Mallorcan Contrasts

8 - 14 September 2013

Report by Duncan Cotterill


Mallorca might not sound like a promising destination for a railway enthusiast but it’s home to two very different narrow-gauge railways, one of which is a real delight and the other an efficient but soulless modern railway. This report details brief visits to both lines during a week’s visit to the island in March 2013.
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Taken by Surprise

It isn't always easy to get up to date information about the Sóller Railway timetable. A few days earlier, I'd copied the "current" timetable from the official trendesoller website but wasn't expecting a northbound train when one trundled into view. A hurried visit to Bunyola revealed that the timetable had changed at the beginning of March and the full summer service was in operation. It's on the website now but it wasn't then.

Motor coach No.3 led the 10:10 from Palma to Sóller through the groves south of Avenida de Santa Maria halt on 9 March 2013.

F.C. de Sóller

(09 & 10 March 2013)

The F.C. de Sóller runs a 27km long 914mm gauge electrified line linking the island’s capital, Palma, with the resort town and port of Sóller on the north coast. En-route it passes through the Sierra de Alfàbia mountains in a 2.8km tunnel, followed by a spectacular twisting descent to the terminus in the valley far below.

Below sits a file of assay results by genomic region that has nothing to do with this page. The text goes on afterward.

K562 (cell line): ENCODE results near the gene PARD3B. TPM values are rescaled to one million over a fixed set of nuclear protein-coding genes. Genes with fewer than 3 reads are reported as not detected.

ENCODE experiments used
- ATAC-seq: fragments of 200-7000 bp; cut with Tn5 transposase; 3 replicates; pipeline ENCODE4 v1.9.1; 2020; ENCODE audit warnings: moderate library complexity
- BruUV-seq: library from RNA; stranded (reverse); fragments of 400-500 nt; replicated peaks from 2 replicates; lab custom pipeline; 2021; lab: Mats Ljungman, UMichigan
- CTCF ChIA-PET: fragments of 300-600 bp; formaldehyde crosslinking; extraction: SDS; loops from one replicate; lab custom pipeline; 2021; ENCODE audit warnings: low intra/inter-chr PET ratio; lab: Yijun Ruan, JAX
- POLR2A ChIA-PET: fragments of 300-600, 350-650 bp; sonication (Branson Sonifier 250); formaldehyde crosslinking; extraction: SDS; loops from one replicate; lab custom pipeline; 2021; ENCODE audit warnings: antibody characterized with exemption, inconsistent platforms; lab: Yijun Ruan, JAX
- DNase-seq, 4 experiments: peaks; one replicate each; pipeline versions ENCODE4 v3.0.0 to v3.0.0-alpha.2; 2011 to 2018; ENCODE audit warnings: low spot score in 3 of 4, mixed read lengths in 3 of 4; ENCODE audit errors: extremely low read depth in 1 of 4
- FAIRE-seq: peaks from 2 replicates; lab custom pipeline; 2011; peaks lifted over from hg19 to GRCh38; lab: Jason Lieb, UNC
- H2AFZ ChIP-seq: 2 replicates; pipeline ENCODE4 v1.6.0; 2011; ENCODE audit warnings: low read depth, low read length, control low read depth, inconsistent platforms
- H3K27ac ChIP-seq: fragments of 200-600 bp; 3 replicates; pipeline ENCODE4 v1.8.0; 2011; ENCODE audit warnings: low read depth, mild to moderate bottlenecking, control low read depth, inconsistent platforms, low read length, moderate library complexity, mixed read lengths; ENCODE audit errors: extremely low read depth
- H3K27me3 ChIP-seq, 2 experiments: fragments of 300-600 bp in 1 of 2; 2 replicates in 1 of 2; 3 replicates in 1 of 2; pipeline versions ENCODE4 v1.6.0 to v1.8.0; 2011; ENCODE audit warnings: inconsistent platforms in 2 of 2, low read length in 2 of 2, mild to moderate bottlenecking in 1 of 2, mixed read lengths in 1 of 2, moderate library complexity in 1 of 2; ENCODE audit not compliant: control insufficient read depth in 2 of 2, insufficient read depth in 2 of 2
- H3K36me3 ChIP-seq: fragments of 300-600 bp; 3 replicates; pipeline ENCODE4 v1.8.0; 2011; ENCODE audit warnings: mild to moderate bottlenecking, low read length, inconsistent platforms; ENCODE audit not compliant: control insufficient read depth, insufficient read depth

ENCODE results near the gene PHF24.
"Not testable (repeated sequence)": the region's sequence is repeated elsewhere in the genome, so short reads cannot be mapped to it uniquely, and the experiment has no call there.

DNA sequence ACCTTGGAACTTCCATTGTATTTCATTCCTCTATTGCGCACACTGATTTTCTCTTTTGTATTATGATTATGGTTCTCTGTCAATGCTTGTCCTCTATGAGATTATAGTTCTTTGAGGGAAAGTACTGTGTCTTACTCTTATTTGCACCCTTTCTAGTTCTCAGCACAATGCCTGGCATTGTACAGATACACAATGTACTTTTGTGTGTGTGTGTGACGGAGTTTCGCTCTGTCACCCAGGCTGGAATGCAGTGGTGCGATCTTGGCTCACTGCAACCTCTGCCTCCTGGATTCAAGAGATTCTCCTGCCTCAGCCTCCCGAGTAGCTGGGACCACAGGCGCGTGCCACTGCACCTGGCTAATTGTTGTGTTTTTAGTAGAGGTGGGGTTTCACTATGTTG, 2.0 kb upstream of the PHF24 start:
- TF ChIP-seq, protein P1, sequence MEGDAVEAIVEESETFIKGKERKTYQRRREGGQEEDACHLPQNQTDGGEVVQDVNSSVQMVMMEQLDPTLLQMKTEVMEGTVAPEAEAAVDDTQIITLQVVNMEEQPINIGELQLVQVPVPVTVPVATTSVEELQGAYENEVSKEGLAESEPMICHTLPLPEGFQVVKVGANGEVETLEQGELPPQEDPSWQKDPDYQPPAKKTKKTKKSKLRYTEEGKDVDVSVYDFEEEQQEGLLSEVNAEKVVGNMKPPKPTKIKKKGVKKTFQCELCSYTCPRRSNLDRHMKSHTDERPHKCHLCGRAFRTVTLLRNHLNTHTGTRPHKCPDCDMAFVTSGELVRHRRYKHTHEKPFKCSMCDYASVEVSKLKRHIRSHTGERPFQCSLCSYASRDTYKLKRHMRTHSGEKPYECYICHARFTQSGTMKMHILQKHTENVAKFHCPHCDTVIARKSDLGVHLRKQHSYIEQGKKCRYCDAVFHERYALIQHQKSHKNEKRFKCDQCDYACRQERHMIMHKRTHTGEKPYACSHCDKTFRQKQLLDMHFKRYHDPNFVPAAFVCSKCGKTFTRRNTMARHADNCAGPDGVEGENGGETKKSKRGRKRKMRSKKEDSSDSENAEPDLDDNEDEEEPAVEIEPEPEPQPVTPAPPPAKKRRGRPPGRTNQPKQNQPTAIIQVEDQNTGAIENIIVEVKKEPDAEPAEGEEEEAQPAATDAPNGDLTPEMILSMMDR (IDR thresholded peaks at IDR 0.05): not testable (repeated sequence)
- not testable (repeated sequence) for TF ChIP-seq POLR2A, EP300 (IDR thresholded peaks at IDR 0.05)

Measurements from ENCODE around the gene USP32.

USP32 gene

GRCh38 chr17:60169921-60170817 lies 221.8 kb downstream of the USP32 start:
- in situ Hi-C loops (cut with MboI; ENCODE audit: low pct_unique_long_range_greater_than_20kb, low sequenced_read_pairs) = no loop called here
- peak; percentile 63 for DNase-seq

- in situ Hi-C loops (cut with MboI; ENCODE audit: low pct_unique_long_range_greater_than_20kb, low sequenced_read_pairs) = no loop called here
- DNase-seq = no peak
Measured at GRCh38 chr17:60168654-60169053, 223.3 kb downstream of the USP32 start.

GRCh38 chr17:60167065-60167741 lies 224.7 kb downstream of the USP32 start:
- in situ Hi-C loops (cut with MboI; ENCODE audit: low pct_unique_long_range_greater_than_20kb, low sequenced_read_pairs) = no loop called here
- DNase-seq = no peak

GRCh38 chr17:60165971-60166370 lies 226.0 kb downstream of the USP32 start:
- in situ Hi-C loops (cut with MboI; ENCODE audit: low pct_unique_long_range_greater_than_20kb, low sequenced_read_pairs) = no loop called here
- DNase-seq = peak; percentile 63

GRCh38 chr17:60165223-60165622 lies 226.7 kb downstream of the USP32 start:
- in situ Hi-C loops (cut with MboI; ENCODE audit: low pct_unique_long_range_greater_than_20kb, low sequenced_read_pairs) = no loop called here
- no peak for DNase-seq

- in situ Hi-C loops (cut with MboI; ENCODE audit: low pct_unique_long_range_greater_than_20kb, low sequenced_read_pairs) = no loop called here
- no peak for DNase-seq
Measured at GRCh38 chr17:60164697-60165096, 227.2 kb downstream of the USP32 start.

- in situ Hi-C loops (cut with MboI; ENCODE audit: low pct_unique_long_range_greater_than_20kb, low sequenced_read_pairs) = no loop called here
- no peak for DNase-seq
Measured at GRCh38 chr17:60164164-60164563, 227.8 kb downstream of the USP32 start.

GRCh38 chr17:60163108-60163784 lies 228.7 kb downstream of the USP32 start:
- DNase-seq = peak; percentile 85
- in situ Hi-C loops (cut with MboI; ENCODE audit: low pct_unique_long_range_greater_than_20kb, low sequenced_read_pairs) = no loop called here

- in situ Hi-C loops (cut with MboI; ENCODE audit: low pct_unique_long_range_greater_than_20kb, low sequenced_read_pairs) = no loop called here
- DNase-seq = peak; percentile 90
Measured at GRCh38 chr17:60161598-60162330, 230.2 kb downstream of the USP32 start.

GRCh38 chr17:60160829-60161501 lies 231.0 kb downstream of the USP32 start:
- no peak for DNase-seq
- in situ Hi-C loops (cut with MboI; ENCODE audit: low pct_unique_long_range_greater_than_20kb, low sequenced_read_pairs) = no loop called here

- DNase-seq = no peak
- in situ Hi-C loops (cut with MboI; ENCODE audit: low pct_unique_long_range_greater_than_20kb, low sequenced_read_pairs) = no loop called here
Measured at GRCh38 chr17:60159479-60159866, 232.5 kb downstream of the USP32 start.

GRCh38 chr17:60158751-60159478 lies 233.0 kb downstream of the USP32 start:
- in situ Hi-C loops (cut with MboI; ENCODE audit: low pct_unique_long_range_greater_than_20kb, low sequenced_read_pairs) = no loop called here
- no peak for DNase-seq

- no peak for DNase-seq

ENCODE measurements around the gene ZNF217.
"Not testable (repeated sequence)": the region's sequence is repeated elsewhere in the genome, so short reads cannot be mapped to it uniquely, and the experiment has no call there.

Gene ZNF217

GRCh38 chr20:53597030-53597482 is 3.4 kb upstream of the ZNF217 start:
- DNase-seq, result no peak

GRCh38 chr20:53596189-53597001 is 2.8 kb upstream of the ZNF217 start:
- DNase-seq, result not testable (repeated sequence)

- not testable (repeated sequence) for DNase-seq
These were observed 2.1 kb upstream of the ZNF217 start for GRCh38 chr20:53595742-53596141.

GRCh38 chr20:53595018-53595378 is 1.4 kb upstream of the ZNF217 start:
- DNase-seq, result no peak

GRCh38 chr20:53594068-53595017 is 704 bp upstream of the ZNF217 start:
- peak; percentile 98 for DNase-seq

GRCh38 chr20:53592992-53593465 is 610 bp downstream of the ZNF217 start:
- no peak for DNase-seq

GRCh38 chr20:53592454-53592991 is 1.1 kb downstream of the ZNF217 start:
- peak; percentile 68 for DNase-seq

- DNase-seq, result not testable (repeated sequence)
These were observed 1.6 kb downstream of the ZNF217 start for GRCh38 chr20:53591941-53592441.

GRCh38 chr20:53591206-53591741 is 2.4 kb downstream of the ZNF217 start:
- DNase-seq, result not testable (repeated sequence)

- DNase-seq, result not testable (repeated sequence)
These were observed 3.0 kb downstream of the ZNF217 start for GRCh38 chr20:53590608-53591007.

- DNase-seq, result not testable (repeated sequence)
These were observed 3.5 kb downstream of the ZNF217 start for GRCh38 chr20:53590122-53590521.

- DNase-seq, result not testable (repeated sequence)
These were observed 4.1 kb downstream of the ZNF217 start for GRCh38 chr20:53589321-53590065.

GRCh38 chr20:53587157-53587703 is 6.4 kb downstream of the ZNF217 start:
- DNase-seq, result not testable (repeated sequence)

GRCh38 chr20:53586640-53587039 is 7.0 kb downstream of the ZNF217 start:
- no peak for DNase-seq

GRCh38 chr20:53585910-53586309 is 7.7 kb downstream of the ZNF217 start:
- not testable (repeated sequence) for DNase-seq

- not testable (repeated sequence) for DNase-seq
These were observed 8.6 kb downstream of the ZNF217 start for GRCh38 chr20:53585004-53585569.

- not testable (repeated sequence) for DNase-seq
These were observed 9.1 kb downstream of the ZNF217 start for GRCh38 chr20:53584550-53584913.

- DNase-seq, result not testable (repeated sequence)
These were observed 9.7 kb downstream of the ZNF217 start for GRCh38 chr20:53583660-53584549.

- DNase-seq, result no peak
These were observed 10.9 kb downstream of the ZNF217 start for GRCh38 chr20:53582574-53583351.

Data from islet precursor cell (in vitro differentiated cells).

My previous visits had all been in January or February, when a sparse service operates, so it was a pleasant surprise to find that the full summer timetable was already in operation in early March. It’s a strange schedule, see below, with seven northbound services but only five southbounds, requiring a couple of long empty stock moves. There’s a four hour gap in each direction in the late afternoon, just when you would imagine day trippers might want to return to Palma, and nothing timed to appeal to commuters at all. The inevitable conclusion is that the line caters entirely for tourists and locals on a day out but that’s probably a good thing as there’s less likely to be pressure to replace the vintage stock with modern plastic.

No less than three of the line’s four 1929 built motor-coaches are required to operate the summer timetable and all four were seen in service over the two days I was on the line. Each train consisted of a wooden bodied motor coach hauling a rake of six wooden bodied bogie trailers. There are no driving trailers and the motor coaches have to run round at each end of the journey.